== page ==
You know what we, in the industry, way too often forget to measure? The baseline… “no targeting”
Put it this way: Imagine a running shoe client wants to target a specific type of person. So you build your digital plan and come up with a few targeting segments, for instance
1. Behavioral targeting based on outdoor interest
2. Adults 18-34
3. Contextual “active sports” environments
You use a Rich Media unit and decide to measure the success of the campaign based on time engaged within the creative.
(Assume all other variables to be identical: CPM, dayparting, networks used, etc.)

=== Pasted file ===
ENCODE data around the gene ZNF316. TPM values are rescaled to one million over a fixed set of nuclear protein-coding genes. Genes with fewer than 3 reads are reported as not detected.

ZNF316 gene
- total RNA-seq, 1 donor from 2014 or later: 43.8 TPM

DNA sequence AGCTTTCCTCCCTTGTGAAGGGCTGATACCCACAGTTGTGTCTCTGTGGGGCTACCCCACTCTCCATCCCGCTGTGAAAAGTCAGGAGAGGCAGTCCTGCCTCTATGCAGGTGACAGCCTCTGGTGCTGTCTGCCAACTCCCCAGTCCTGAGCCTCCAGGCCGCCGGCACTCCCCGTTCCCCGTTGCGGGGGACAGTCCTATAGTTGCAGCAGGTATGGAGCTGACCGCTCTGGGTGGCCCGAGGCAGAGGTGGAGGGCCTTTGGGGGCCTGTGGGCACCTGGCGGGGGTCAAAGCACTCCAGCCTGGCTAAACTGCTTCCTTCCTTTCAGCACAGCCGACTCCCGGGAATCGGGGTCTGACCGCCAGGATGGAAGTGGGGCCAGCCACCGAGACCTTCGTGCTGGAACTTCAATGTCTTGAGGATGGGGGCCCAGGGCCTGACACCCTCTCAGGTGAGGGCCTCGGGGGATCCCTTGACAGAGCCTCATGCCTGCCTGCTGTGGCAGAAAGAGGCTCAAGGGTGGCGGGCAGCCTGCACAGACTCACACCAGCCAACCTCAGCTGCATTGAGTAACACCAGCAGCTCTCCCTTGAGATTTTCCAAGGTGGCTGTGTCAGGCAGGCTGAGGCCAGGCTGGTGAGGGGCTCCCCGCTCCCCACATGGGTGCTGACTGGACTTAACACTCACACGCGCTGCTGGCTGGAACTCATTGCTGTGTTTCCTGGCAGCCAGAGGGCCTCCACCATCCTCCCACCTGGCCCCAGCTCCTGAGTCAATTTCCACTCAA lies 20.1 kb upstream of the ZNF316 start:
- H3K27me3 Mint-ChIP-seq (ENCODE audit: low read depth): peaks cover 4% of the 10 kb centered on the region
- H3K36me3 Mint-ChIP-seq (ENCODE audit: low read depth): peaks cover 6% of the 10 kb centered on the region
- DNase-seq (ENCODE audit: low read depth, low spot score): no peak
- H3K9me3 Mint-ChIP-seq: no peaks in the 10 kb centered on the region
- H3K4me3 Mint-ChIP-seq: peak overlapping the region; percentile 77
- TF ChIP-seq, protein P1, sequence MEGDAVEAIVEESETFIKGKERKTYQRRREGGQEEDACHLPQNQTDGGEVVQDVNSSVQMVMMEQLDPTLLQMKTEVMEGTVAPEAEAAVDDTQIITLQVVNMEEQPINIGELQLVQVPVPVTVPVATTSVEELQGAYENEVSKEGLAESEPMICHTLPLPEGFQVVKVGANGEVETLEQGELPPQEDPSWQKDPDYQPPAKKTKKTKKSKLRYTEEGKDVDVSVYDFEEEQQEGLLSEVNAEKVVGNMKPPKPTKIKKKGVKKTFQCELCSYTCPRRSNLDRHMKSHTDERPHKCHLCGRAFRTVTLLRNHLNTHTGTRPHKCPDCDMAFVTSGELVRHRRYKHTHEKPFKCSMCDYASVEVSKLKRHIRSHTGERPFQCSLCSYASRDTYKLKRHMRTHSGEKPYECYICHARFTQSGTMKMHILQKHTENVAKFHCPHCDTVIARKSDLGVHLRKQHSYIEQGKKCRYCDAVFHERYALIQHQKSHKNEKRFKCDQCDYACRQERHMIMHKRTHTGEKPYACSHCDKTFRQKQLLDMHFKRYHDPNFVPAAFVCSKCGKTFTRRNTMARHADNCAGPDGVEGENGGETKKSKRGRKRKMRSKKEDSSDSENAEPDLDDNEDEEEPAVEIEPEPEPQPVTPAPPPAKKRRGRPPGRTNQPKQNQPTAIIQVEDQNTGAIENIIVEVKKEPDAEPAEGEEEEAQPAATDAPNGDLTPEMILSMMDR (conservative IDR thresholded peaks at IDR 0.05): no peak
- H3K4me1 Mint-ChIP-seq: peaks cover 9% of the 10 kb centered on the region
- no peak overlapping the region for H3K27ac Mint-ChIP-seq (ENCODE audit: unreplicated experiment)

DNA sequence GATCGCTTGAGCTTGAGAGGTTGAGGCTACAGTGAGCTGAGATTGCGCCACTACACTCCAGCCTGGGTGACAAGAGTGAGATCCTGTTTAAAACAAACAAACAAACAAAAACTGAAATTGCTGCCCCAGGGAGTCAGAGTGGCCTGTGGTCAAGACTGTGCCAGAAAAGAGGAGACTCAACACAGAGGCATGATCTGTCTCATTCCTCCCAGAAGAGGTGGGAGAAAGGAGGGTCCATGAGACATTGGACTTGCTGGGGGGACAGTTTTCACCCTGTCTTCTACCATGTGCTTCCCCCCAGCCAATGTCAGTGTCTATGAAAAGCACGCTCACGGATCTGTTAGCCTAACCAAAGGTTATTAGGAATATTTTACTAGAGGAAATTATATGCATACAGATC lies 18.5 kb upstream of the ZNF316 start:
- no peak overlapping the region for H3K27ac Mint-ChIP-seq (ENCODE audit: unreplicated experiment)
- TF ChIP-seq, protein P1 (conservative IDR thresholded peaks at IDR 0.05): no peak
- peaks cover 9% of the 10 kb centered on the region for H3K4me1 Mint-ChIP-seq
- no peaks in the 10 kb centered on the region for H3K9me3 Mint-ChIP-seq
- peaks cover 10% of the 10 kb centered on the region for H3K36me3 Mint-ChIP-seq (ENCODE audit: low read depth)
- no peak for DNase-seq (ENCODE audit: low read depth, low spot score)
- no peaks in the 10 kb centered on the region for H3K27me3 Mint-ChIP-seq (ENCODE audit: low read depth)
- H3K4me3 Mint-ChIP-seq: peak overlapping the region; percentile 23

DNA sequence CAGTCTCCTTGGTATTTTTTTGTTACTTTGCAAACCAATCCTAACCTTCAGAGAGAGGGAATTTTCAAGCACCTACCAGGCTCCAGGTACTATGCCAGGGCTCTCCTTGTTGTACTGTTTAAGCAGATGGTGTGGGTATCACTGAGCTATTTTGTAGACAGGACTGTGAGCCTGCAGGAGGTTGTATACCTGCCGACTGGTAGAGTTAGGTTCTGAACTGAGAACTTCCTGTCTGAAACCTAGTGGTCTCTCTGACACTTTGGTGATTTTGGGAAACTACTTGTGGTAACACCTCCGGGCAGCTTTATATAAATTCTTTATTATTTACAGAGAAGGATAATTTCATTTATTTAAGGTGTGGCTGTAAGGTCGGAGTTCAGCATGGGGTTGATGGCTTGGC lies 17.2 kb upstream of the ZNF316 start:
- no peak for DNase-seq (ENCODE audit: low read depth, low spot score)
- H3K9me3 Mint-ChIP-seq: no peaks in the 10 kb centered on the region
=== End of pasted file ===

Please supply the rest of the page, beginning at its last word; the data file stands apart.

You build your post report and the engagement rates with the unit, based on targeting, are:
What is the takeaway? No segment performed better… kinda boring
While you know the targeting was good, the client will say: “If no targeting works best, why did we pay big bucks & even bother targeting?”
And, you know what, you can’t prove your point, therefore, even if you are right… you are wrong.
now backtrack for a second, and get your client to agree into spending 0.2% (or whatever) of the budget into “null targeting”. Just buy ROS… then you get a no targeting benchmark of, let’s say, 4.6% engagement rate.
So now you know, and can prove, that your targeted plan was actually roughly 50% (7% vs 4.6% engagement rate) better than a generic buy.
Did any targeting stand out from one another? no… but at least the client know and you know that overall, your targeting was efficient.
Food for thoughts